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Page 83 tellectually stimulating challenges for researchers, and to promote significant advances in the state of technology," according to the report (p. 7). Research topics suggested in the report include communications resources such as rapidly deployable, self-configuring wireless networks for coordinating response teams; "judgment support" tools to assist crisis managers in making decisions in the absence of complete, reliable information; simulations of phenomena such as hurricanes and fires that could deliver useful results to crisis managers rapidly; and virtual "anchor desks" that would place network-based resources such as simulations and information systems at the disposal of crisis managers. The steering committee developed 11 findings based on input from the workshops and additional, related information. The findings have a number of common themes. One is that some of the greatest technical challenges stem from the sheer scale (i.e., numbers of people and devices, diversity of resources, amount of computing power, complexity of interactions) of the requirements that must be met. Another theme is that the technologies must be easy enough to use to complement the users rather than distract them from their missions. The report observes that the widespread interconnection of computing and information resources has made it feasible, and increasingly common, for resources to be called on in unforeseen ways. "Crisis management, in particular, illustrates the value of being able to integrate highly diverse resources whose usefulness in an unusual situation could not have been anticipated in advance. Unfortunately, technologies developed to meet a specific application requirement often do not function well in unforeseen circumstances because of complex, difficult problems of interoperation, performance, and scaling up," the report notes (p. 6). Consequently, the steering committee's findings suggest R&D and deployment efforts that can lead to both architectural approaches for systems that function on a national scale and general-purpose tools and services that facilitate rapid, ad hoc integration of systems and resources. In developing the findings, the steering committee identified several characteristics of crisis management that place particular stress on adoption and exploitation of advanced information technologies: • Magnitude. Crises can overwhelm available resources. For example, communications systems, power plants, hospital systems, and weather centers can all be saturated in a crisis. How can systems be developed that have "surge capacity" or that can respond usefully while in a saturated state? • Urgency. Rapid response in communication and information services to the special loads of crises is essential. It can lead, for example, to communication architectures that provide priority service for crisis man-

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Page 84 agers. There can also be a kind of ''engineering urgency," in which interoperation must be established between systems in a matter of hours to satisfy the information needs of responders. • Infrequency and uncertainty. Some high-magnitude events, such as earthquakes, occur infrequently and in unpredictable locations. How can agencies manage resources to be able to respond effectively, given the reality of constrained budgets? Can information systems be architected to be usable despite the unpredictability of demand? • Special information needs. A crisis can cause unusual demands both for information flows to and from the crisis area and for consolidation or fusion of information to meet responder needs. For example, in the Oklahoma City bombing of April 1995, information about the Murrah building and nearby buildings was collected from many sources and then "fused" to form a composite model that helped identify high-probability locations to find missing people. The CSTB report identifies and elaborates on research needs motivated by crisis management. In addition, the report developed a set of findings regarding the role of research in crisis management and other national-scale applications of high-performance computing and communications technology: • Crisis management testbeds. Finding 1 emphasizes the value of establishing experimental testbeds for crisis management-related R&D. Such testbeds provide a venue for government, academic, and industrial researchers to work with application users, such as federal, state, and local crisis managers, to test and validate technologies by subjecting them to realistic applications. This was the principal finding relating to the process of collaboration between the two communities. • Infrastructure baselining. Finding 2 highlights the importance of investigating the design and operation of existing national-scale infrastructures to identify which features enable these systems to be scalable, to accommodate diverse components, and to evolve over time. • Usability and collaboration. Findings 3 and 4 suggest ways to improve support for the human-computer interface and for human activities mediated by computing. The findings call for research to gain a better understanding of users' needs, capabilities, and limitations, as well as research to develop concepts for new, open, network-based collaboration tools, such as virtual situation rooms. • Standards, interoperability, integration, and legacy. Four findings (5, 6, 7, and 8) are devoted to addressing the critical issues that affect system composability and interoperability. The findings call for research to identify design principles that can yield open standards such as communica-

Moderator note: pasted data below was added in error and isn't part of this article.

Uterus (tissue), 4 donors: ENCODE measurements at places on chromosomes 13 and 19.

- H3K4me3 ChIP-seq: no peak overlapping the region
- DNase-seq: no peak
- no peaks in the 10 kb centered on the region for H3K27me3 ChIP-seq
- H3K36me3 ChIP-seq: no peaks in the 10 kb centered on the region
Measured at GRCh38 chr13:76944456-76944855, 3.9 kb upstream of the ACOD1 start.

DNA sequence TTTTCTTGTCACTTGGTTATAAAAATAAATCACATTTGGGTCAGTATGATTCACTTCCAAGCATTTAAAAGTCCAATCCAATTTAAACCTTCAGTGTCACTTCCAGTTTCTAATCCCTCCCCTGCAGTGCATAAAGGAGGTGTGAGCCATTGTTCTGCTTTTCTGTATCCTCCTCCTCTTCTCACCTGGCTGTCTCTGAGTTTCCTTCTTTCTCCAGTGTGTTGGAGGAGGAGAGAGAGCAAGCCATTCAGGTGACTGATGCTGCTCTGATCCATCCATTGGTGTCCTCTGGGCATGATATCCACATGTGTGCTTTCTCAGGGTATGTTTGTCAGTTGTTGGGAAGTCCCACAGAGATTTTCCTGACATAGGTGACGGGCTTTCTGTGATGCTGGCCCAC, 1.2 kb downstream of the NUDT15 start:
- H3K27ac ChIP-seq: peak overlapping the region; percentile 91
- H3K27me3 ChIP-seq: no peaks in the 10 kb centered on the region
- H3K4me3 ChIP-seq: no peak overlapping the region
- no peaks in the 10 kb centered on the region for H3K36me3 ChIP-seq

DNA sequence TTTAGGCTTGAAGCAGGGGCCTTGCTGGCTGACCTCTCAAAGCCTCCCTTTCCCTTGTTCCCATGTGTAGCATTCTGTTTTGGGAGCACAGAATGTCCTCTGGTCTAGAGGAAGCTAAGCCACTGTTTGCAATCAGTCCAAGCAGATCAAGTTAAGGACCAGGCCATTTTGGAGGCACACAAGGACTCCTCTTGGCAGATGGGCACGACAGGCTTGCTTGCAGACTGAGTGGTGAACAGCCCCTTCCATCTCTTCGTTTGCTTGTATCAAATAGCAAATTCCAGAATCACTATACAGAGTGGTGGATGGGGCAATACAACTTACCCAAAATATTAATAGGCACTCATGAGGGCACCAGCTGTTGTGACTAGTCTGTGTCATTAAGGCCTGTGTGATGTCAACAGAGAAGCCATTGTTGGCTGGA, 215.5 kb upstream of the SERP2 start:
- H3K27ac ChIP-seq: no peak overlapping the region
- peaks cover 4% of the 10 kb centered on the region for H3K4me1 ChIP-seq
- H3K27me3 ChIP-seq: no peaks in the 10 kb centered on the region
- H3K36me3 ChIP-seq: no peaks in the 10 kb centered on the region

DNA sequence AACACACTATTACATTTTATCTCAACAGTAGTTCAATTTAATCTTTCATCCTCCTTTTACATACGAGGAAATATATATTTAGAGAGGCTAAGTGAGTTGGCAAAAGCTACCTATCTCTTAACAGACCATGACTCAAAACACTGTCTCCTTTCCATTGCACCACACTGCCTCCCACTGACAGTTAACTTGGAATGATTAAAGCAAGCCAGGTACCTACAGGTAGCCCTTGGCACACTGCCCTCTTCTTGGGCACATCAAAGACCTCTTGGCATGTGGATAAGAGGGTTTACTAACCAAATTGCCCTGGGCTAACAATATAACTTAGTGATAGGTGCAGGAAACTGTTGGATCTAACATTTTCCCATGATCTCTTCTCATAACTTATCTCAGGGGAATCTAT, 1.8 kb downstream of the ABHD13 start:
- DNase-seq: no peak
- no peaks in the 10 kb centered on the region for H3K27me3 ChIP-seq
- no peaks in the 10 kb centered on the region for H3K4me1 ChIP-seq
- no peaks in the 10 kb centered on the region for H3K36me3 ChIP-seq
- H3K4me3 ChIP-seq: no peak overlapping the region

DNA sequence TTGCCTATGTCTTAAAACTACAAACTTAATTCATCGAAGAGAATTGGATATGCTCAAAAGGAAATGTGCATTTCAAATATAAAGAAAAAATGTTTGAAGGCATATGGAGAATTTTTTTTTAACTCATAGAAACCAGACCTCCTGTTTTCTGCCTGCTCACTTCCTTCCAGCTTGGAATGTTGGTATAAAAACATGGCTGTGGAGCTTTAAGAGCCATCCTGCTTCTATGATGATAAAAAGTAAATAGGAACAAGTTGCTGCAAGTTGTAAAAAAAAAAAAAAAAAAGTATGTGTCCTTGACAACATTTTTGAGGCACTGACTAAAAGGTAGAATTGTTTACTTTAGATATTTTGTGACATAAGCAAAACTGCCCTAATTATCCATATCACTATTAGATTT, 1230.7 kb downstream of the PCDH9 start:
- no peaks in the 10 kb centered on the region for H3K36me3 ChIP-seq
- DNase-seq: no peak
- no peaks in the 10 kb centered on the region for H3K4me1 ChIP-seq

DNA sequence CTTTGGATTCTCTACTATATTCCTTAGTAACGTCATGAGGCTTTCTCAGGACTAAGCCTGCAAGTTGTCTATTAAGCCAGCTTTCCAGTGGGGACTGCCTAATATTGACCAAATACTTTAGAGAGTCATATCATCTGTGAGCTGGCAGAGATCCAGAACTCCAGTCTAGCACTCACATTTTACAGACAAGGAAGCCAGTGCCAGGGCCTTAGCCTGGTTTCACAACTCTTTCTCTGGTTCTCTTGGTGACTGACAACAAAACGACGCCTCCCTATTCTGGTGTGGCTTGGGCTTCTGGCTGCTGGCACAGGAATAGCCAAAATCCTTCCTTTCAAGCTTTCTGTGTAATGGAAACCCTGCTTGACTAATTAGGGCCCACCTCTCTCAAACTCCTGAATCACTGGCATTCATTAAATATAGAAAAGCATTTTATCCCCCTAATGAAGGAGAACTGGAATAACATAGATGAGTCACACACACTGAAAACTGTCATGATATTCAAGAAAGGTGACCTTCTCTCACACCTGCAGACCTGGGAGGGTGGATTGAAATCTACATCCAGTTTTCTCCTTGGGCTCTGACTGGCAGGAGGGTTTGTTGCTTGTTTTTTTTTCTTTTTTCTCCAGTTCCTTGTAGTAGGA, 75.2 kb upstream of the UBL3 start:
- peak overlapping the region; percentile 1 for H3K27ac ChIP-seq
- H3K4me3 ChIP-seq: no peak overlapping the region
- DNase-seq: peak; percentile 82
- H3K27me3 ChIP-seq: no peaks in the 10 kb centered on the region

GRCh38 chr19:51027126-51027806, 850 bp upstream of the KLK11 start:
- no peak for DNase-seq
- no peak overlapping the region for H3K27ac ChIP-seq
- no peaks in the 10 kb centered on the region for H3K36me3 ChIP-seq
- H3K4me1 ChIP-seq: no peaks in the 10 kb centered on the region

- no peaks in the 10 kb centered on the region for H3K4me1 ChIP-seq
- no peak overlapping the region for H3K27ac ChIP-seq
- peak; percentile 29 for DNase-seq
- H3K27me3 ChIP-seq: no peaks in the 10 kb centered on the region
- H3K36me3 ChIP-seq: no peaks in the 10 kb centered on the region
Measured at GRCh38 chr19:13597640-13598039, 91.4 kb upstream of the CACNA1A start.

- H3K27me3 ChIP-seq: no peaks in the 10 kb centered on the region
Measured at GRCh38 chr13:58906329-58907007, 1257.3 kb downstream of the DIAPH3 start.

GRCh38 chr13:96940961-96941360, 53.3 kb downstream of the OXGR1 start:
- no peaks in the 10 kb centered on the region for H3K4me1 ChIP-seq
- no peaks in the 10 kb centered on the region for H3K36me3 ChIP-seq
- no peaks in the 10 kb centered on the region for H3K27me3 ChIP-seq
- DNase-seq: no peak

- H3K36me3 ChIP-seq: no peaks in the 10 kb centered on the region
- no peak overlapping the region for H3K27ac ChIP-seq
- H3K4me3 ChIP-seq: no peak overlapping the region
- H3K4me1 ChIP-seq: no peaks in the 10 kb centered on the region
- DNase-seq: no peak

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Page 85 tions protocols, and research to develop generic technology that can facilitate interconnection and semantic interoperation of diverse information resources. Additional research is suggested to develop ways to predict the performance and reliability of the components used to construct software systems and to develop technological and architectural methods to maintain access to long-standing information and software assets while also enabling users to exploit new technologies as they become available. • Adaptivity and reliability. Findings 9 and 10 deal with adaptation to uncertainty and change, including on-the-fly adaptation to changes in topology, load, or environment. These findings call for research to increase the adaptivity of networks and applications so they can function during or after crises and research to enable accurate assessments of the reliability of systems composed of potentially unreliable hardware, software, and people. • Distributed systems performance. Finding 11 calls for research to improve understanding of how to reason about, measure, predict, and improve the performance of distributed systems, given that most crisis-support systems involve highly distributed configurations operating in unanticipated ways.